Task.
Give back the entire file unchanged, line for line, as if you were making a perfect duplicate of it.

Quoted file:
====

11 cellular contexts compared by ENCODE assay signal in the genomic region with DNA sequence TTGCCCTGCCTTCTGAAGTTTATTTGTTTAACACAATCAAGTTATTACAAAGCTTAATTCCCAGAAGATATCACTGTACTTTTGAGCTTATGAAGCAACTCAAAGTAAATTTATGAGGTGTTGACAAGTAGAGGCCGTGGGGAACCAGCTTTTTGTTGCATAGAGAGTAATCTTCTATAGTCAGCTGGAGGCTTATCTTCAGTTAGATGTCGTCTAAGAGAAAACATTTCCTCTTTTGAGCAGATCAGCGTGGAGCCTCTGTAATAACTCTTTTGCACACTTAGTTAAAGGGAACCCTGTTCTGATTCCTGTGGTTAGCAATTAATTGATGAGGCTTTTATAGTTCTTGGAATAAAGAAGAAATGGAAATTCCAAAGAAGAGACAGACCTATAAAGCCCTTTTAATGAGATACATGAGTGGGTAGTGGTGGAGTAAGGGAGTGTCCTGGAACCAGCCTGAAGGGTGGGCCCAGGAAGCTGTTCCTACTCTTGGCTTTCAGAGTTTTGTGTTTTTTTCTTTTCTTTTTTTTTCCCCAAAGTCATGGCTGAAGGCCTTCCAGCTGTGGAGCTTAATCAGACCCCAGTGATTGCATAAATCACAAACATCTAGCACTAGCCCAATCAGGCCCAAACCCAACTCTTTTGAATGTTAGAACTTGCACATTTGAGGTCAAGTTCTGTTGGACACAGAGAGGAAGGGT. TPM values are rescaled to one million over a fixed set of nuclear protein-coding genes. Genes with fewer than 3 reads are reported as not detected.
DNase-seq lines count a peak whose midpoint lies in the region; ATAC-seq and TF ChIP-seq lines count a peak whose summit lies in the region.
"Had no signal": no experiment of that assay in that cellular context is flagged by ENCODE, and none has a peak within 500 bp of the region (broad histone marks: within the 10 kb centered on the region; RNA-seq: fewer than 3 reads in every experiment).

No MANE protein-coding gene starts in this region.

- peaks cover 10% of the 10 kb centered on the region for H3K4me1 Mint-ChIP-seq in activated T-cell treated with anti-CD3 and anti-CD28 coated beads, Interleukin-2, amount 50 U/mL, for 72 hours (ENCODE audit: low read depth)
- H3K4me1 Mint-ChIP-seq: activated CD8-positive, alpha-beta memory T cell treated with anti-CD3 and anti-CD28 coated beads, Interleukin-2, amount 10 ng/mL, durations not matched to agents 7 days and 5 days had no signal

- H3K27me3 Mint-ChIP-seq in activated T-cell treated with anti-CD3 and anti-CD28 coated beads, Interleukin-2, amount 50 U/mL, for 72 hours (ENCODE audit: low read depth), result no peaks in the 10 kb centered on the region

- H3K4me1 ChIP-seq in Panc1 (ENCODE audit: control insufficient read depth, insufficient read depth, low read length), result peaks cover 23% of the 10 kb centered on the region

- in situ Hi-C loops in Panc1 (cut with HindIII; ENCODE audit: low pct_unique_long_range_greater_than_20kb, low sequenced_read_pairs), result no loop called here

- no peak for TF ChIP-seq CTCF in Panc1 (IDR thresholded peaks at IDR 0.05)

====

11 cellular contexts compared by ENCODE assay signal in the genomic region with DNA sequence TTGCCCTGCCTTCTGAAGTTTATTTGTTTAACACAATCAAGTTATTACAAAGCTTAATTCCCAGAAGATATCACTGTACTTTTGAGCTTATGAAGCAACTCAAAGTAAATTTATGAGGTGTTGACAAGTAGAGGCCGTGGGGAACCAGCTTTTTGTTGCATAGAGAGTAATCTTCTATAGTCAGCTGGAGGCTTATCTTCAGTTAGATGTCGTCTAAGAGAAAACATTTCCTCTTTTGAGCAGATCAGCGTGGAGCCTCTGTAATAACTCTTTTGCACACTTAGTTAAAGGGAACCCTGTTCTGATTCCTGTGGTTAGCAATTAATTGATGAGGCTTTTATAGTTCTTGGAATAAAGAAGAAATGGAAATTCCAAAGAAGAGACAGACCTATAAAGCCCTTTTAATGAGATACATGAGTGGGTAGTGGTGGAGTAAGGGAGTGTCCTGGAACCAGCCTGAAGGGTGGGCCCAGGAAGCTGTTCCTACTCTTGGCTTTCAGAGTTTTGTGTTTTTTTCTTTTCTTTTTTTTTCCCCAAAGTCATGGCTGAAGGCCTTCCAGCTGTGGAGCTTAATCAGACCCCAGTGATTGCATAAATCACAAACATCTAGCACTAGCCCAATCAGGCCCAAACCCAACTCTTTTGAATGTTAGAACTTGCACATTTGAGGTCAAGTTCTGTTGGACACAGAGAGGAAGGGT. TPM values are rescaled to one million over a fixed set of nuclear protein-coding genes. Genes with fewer than 3 reads are reported as not detected.
DNase-seq lines count a peak whose midpoint lies in the region; ATAC-seq and TF ChIP-seq lines count a peak whose summit lies in the region.
"Had no signal": no experiment of that assay in that cellular context is flagged by ENCODE, and none has a peak within 500 bp of the region (broad histone marks: within the 10 kb centered on the region; RNA-seq: fewer than 3 reads in every experiment).

No MANE protein-coding gene starts in this region.

- peaks cover 10% of the 10 kb centered on the region for H3K4me1 Mint-ChIP-seq in activated T-cell treated with anti-CD3 and anti-CD28 coated beads, Interleukin-2, amount 50 U/mL, for 72 hours (ENCODE audit: low read depth)
- H3K4me1 Mint-ChIP-seq: activated CD8-positive, alpha-beta memory T cell treated with anti-CD3 and anti-CD28 coated beads, Interleukin-2, amount 10 ng/mL, durations not matched to agents 7 days and 5 days had no signal

- H3K27me3 Mint-ChIP-seq in activated T-cell treated with anti-CD3 and anti-CD28 coated beads, Interleukin-2, amount 50 U/mL, for 72 hours (ENCODE audit: low read depth), result no peaks in the 10 kb centered on the region

- H3K4me1 ChIP-seq in Panc1 (ENCODE audit: control insufficient read depth, insufficient read depth, low read length), result peaks cover 23% of the 10 kb centered on the region

- in situ Hi-C loops in Panc1 (cut with HindIII; ENCODE audit: low pct_unique_long_range_greater_than_20kb, low sequenced_read_pairs), result no loop called here

- no peak for TF ChIP-seq CTCF in Panc1 (IDR thresholded peaks at IDR 0.05)